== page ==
As compared to hotels, “AL” already has twice the capacity to receive tourists in Lisbon. In the nation’s capital which has 500,000 inhabitants, Local Lodging can accommodate 102,000 holidaymakers. In March 2019, there were 18,000 “AL” units in the municipality of Lisbon, an increase of around 80% from 2008, maintaining the trend of accelerated growth of previous years. Of the 18,000 accommodations, 90% are short-term holiday let apartments (notably commercialised through Airbnb), with 9% being hostels, while hotels can accommodate less than 50,000 travellers. Since 2001, the data reveals that Lisbon has been losing inhabitants while tourist demand has been steadily increasing. In 2011, the city received 2.9 million guests. By 2017, demand almost doubled to 5.2 million (+ 83%), which represents a nearly quarter of the total holidaymaker demand received nationwide.
Question: I have a local lodging unit that I have only been able to let during the high season. Now I have a potential tenant who wishes to rent the apartment for this eight-month period, from October to May. Can I do this by concluding a contract for the period and then move forward with weekly and biweekly lets in the summer?
Yes, such a hybrid solution is possible. You will need to make a rental contract, defining the duration of the agreement as well as delimit other conditions. In essence, this arrangement is compatible with your proposed summer “AL” activity. However, you will not be able to deduct expenses as you would with a conventional long-term lease.
Since the Local Lodging boom began in 2008, small property owners are returning in increasing numbers to traditional long-term rentals. Numerous factors are pushing this trend. “AL” offerings have reached glut conditions in some central urban areas. Excessive offerings and limited demand push down prices. Over the last ten years, Local Lodging enrolments in Lisbon have soared from less than 3,000 to almost 50,000. In addition, Local Lodging can prove to be demanding work. Outsourcing tasks such as cleaning, marketing and maintenance can eat into profits. In contrast, long-term rentals require only a minimum involvement on the part of landlords.
Inspections and audits of aquatic facilities in tourist resorts continue to be lacking more than a year after the latest legislation was passed. In question is Law 61/2017 of August 01 which exempted resorts from contracting lifeguards for their pools. According to this legislation, the presence of a lifeguard became optional, provided that permanent supervision was in place, secured by a duly identified technician with first aid training. According to the National Tourist Registry, there are currently 4,426 resorts registered in Portugal. “AL” units outnumber these registrations by almost 20 fold. Despite the disparity, the rules for tourist developments continue not to apply to Local Lodging Accommodations.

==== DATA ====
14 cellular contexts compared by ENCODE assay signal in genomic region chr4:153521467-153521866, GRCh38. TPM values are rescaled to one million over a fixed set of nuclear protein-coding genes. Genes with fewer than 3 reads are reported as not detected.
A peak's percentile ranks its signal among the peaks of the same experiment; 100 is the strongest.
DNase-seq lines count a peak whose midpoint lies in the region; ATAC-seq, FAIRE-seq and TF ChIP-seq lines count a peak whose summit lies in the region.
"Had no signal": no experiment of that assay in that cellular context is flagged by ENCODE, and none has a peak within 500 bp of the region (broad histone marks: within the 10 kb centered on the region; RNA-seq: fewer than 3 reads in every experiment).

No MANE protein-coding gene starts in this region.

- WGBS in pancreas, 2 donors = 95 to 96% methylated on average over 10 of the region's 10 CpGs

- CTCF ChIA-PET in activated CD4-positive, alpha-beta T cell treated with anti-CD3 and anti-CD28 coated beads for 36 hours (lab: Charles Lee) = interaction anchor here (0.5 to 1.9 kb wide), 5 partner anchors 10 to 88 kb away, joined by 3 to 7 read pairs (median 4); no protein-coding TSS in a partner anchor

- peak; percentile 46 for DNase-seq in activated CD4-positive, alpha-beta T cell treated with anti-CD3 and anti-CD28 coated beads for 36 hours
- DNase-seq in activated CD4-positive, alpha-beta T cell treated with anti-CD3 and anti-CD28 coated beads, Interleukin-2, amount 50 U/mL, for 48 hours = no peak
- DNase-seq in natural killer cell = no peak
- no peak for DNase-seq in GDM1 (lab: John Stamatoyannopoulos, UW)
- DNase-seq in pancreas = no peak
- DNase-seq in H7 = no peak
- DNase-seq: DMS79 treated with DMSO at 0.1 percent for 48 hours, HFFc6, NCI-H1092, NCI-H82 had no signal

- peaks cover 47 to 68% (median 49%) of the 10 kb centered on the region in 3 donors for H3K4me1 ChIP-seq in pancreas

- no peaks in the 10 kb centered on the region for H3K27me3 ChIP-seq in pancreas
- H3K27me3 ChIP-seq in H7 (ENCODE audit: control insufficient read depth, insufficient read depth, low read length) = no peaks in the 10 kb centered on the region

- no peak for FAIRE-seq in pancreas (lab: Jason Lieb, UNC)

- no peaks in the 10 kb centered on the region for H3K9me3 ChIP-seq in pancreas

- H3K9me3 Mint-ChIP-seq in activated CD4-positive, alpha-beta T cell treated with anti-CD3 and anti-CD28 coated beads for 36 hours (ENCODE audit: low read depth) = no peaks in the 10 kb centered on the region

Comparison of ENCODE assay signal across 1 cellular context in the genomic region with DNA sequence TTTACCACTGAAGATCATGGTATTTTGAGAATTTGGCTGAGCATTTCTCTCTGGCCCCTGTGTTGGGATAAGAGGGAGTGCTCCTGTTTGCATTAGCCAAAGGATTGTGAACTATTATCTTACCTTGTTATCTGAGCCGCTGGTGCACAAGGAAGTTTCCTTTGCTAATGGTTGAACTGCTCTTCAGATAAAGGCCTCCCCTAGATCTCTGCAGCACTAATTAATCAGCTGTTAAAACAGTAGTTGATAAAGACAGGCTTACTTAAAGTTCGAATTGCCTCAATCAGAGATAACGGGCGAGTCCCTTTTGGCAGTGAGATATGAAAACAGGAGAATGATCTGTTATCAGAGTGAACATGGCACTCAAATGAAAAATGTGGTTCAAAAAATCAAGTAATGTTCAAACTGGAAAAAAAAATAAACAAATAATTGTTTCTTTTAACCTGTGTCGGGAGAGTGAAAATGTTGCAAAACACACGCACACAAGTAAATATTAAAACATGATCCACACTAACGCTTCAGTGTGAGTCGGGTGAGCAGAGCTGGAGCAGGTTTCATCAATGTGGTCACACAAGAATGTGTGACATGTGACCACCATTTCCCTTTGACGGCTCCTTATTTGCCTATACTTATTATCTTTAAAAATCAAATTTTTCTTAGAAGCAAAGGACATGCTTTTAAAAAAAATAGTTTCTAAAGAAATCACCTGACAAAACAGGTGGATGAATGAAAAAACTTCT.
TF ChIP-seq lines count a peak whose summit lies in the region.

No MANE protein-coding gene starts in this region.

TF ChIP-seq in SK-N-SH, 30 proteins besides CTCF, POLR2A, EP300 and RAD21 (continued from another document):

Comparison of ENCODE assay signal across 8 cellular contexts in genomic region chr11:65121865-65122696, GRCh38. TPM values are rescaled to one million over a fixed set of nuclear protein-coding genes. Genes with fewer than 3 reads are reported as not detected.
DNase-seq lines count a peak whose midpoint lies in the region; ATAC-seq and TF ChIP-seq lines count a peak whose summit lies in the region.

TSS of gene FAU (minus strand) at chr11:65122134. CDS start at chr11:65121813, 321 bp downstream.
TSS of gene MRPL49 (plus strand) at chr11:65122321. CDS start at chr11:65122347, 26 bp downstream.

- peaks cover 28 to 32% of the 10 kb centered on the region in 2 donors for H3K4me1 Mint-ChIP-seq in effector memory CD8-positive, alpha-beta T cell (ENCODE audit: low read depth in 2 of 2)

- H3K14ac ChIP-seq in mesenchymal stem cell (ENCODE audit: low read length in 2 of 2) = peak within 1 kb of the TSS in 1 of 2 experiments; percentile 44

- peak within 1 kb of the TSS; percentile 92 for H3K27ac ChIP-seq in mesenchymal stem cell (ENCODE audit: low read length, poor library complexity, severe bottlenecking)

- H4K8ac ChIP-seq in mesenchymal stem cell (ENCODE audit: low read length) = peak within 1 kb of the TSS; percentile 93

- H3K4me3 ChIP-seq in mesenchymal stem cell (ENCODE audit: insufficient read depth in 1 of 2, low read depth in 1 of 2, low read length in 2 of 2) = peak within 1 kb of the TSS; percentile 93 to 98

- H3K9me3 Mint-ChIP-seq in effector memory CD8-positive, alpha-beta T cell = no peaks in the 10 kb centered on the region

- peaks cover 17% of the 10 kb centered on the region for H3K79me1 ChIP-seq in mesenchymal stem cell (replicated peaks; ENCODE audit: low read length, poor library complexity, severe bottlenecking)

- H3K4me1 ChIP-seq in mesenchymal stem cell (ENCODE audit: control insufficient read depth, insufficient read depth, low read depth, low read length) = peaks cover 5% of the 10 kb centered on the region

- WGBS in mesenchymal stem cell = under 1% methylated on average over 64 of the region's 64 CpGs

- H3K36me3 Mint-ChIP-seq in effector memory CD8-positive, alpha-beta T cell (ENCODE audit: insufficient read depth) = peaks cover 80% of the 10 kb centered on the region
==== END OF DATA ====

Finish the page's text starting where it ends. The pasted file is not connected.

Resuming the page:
The withdrawal of a property from a Local Lodging tourist activity was already potentially subject to capital gains assessment under previous legislation. However, the way the law was drafted left room for doubt as to the exact point that the tax would be due. In the 2018 State Budget, this doubt was clarified, making it unambiguous that there is deferred payment of capital gains tax when the property is further assigned on an ongoing basis to income from category F (long-term rental). Without this abeyance, a Capital Gain may be attained in the year of cessation of the business assignment. Regardless, reporting is done in your annual “IRS” return.
The number of new Local Accommodation (“AL”) registrations in the municipality of Oporto fell by 40% in the first quarter of 2019 as compared to the same period last year. The City does not manifest the need to implement “AL” containment measures as has happened in Lisbon, considering that tourism in Porto continues to grow and is in good health.
In the neighbourhoods most pressured by tourism, it will be possible to open new Local Lodging Establishments (“AL”). However, according to the rules that the capital’s municipal council wants to see approved, new registrations will be dependent on a special authorisation. “AL” licences will be valid for five years, after which they will have to be renewed. Currently, seven historical areas face restrictions.
Attentive to Local Lodging activities, the tax man is tightening its grip on owners who fail to report and pay their taxes. Online platforms may soon be required to share information on customers, according to the Jornal de Notícias. The aim of the Portuguese Revenue is to avoid fraud and tax evasion. To this end, the ministry is studying ways to force the holiday letting reservation platforms to report “AL” operator data to Finanças.
The new regulatory restrictions implemented since October of last year have failed to slow demand for central Lisbon properties. While new Local Lodging applications dropped by 60%, foreign investors continue to seek out and buy property in historical districts as real estate sales soared by 38% over the period. While the “AL” sector is still significant, there are clearly other factors driving the market as well.
In the past six months, almost 2,000 “AL” enrolments have been wound up. Many owners have stopped letting but failed to cancel their registrations due to capital gains tax liabilities. In the first quarter of 2019, new “AL” sign-ups fell nationally by 40% and by 60% in Lisbon. These numbers are likely to be understated. In total, the capital currently counts with 18,000 Local Lodging Establishments. Nationwide, there are approximately 83,000. 2020 could prove to be a year of mass exodus.